This Week in Landscape | 13 January 2013

Another week of landscape links from around the world

L.A. River: From Eyesore to Opportunity | WSJ VIDEO (4mins29s)
The U.S. Army Corps of Engineers is conducting a study to find ways to restore habitats in and around the Los Angeles River, bringing people and wildlife back to the city’s original source of life

How Google Earth Revealed Chicago’s Hidden Farms | Sarah Zielinski | NPR
“Urban agriculture is sometimes thought of as something new and trendy, but of course people have been growing food in backyards and on vacant land for generations,” Taylor says.

Reviving Europe’s Biodiversity By Importing Exotic Animals | Christian Schwägerl | Yale Environment 360
“Scientists are conducting intriguing — and counterintuitive — experiments at several sites in Germany: Bringing back long-lost herbivores, such as water buffalo, to encourage the spread of native plants that have fared poorly in Europe’s human-dominated landscape.”

NYC is turning 12,000 old parking meters into bike racks | Tyler Falk | Smart Planet
The city’s department of transportation has signed a $2 million contract to turn 12,000 old parking meter poles into bike racks.

Why Floor and Brown Left SmithGroupJJR | Daniel Jost | Landscape Architecture Magazine
An interview with Kristina Floor, FASLA and Chris Brown, FASLA, about leaving SmithGroupJJR after merging 4 years ago.

Winter 2013 Landscape Architecture Walks: Samuel Smith Park- Artificial Ice Trail | OALA
The OALA Social Committee is inviting members join them on Saturday 19 January to a Walk of the award winning Samuel Smith Park- Artificial Ice Trail project (In Toronto) lead by Jim Melvin from PMA Landscape Architects.

Meeting the Northwest Livability Challenge | University of Oregon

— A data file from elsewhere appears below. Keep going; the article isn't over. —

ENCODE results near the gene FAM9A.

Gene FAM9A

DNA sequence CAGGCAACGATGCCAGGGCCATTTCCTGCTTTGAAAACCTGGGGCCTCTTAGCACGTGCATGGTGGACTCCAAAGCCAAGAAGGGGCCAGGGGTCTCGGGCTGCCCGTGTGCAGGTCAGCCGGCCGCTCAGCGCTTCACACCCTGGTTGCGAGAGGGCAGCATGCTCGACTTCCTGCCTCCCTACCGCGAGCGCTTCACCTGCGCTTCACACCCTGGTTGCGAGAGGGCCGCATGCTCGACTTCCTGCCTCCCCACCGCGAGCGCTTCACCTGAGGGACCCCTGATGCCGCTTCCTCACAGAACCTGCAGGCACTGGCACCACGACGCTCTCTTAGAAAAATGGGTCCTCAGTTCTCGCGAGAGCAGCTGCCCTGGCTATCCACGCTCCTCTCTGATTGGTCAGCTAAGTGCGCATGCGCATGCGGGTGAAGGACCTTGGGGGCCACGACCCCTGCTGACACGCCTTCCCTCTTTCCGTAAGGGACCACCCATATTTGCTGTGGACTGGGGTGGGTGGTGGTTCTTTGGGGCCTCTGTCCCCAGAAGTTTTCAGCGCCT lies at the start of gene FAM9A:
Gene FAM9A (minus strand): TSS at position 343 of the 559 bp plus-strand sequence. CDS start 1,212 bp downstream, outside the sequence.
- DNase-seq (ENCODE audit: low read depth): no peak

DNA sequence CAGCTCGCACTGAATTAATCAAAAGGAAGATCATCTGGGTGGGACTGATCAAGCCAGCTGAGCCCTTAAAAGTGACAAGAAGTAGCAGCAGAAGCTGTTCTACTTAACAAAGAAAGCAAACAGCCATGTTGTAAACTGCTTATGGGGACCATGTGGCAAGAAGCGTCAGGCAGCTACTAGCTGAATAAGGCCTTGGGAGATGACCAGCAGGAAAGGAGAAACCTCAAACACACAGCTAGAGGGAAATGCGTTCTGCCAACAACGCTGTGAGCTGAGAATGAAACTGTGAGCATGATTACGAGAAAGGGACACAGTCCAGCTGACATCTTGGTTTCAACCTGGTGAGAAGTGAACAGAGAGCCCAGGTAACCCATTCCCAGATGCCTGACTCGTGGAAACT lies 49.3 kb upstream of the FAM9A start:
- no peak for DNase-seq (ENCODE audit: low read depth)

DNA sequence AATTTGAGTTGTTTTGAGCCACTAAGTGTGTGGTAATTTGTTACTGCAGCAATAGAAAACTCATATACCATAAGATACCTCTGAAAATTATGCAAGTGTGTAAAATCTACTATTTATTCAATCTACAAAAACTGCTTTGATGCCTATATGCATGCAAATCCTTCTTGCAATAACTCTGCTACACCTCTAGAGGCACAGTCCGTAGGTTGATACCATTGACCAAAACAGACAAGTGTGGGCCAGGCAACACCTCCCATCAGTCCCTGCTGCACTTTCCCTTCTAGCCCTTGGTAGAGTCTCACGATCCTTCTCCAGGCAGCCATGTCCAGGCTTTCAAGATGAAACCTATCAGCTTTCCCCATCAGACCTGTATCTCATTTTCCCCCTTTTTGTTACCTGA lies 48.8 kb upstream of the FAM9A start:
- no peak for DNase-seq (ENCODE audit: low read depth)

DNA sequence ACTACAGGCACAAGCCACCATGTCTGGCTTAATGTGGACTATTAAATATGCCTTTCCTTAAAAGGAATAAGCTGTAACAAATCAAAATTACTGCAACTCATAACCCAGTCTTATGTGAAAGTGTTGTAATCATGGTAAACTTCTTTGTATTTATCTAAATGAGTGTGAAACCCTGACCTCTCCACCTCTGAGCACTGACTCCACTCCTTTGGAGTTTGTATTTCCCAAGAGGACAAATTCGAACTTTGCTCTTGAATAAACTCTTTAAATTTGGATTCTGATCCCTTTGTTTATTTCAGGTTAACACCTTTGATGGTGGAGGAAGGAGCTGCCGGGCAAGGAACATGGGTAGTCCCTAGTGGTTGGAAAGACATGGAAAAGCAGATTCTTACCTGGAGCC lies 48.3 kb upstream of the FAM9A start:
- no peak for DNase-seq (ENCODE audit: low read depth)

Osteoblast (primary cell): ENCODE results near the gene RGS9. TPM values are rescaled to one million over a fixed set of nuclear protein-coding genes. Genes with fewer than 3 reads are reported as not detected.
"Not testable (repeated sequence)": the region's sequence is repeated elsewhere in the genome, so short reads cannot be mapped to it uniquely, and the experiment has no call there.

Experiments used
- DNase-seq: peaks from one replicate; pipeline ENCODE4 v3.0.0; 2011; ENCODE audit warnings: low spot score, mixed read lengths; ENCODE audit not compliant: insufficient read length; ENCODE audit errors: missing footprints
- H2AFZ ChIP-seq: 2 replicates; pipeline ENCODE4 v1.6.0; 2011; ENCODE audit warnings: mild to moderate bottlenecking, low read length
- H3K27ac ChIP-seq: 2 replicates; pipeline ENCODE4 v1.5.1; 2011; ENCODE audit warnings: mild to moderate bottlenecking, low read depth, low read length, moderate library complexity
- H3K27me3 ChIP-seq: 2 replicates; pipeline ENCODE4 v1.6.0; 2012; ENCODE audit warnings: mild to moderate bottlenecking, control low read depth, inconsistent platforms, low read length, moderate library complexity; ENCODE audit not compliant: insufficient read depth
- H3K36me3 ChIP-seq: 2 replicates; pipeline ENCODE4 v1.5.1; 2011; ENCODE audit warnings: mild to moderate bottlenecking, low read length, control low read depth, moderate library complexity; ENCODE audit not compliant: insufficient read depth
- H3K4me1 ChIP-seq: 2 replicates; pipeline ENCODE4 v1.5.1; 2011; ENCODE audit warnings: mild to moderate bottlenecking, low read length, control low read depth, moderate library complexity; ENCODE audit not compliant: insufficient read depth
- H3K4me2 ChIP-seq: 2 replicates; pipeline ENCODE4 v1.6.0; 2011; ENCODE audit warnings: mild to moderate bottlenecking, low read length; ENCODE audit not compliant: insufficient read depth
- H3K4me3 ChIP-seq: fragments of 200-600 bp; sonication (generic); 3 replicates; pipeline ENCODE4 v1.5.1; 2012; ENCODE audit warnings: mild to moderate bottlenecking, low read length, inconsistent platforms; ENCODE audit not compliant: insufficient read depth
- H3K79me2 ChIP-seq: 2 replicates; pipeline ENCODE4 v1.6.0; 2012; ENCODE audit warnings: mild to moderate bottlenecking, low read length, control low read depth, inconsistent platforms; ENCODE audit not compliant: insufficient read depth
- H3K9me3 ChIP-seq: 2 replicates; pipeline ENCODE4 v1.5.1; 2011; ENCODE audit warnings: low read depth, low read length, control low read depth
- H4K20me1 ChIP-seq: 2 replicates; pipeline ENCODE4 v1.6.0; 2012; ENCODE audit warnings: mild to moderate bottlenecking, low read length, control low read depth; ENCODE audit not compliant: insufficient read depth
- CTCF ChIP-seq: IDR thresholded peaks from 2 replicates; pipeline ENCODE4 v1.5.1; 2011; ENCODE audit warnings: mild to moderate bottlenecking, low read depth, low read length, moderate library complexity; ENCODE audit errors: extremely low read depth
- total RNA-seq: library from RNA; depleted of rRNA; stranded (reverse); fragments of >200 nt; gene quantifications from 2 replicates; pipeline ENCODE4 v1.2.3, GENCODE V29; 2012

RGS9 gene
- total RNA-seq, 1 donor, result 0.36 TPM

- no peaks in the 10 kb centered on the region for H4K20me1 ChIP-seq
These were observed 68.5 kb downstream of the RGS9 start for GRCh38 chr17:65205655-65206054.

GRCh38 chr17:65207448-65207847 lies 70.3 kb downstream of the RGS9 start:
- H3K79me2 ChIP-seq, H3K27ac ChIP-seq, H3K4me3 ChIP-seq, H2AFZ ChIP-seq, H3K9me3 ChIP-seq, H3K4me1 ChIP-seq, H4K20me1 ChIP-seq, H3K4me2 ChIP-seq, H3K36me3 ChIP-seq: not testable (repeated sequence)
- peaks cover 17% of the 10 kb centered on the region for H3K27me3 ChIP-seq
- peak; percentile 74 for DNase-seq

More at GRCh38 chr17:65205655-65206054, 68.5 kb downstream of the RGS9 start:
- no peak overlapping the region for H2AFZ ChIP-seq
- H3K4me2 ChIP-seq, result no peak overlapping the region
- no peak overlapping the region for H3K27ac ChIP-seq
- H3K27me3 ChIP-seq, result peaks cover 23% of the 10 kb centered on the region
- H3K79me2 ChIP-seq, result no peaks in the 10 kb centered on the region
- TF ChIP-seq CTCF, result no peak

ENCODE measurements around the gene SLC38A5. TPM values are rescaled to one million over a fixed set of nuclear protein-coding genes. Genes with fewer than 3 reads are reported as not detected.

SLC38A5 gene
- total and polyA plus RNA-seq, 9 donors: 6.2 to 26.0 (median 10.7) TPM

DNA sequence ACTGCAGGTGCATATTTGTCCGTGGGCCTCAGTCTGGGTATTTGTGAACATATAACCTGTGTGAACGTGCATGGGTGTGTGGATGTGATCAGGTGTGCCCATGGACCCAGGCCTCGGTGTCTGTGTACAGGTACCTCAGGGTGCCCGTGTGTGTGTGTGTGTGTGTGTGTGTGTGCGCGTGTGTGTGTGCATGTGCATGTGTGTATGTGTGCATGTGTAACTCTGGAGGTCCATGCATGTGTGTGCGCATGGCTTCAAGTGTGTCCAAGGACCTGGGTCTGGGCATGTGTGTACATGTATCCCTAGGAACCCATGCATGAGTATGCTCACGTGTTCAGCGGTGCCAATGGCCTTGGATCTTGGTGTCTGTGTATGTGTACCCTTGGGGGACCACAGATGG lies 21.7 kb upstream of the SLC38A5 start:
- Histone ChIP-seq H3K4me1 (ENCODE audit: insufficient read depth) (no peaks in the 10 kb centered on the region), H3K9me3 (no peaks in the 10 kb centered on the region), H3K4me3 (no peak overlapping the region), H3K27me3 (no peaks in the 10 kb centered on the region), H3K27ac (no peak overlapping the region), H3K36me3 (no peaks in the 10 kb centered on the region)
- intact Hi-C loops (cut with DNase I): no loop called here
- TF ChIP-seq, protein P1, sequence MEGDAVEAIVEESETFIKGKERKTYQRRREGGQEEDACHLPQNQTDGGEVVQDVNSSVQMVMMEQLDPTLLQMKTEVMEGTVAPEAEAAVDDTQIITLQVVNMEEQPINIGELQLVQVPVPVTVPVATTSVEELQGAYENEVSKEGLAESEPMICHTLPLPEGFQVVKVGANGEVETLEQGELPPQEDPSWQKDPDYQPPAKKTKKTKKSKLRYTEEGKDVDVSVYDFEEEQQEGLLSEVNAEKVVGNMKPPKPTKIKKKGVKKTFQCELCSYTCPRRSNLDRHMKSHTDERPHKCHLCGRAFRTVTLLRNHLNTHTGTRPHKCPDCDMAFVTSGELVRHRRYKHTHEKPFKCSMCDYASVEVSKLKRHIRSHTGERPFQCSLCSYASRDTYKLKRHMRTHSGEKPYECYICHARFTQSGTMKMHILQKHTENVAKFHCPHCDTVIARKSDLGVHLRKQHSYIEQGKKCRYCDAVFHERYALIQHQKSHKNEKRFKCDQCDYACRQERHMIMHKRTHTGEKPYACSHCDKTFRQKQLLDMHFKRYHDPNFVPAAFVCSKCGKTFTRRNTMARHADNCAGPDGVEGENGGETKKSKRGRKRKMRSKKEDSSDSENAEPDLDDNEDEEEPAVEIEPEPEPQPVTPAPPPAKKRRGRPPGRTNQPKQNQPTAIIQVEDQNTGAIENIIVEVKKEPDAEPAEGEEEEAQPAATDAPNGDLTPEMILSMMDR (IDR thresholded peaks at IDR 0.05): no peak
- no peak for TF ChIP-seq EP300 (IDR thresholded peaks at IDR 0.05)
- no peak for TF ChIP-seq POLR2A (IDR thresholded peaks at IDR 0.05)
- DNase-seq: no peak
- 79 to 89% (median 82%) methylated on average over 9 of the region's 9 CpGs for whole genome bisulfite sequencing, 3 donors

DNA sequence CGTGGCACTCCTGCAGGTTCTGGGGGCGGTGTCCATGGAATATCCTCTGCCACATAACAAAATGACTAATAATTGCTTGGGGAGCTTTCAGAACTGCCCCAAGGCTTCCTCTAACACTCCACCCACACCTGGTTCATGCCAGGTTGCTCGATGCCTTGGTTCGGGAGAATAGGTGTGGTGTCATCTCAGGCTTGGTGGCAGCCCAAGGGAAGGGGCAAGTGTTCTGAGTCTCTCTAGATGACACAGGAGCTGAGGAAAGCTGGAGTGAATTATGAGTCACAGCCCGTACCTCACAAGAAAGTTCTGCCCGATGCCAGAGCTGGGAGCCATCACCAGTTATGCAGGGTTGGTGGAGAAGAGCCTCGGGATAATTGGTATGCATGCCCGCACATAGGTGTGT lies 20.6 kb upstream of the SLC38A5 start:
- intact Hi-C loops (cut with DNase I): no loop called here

School of Architecture and Allied Arts is holding a panel discussion in Portland on Wednesday, January 16.

Tokachi Millennium Forest | Shimizu Japan | Dan Pearson Studio

Tokachi Millennium Forest |  Shimizu Japan | Dan Pearson Studio
The 240 hectare Tokachi Millennium Forest is the brainchild of the entrepreneur Mitsushige Hayashi, who acquired the land with a view to offsetting the carbon footprint of his national newspaper business, Tokachi Mainichi. The masterplan, which I contributed to with the local Japanese landscape designer Fumiaki Takano, is marketed as having a sustainable vision of a thousand years, and this big thinking aims to not only to make the newspaper business carbon neutral, but also to preserve and prevent the further loss of natural habitats on the island to development. Hayashi believes that, in order for this vision to be viable, education is key. Helping it’s users to take ownership of the park is the best way to ensure it’s future.
Continue reading Tokachi Millennium Forest | Shimizu Japan | Dan Pearson Studio

Seeds of Change | Bristol UK | Gitta Gschwendtner & Maria Thereza Alves

Seeds of Change | Bristol UK | Gitta Gschwendtner & Maria Thereza Alves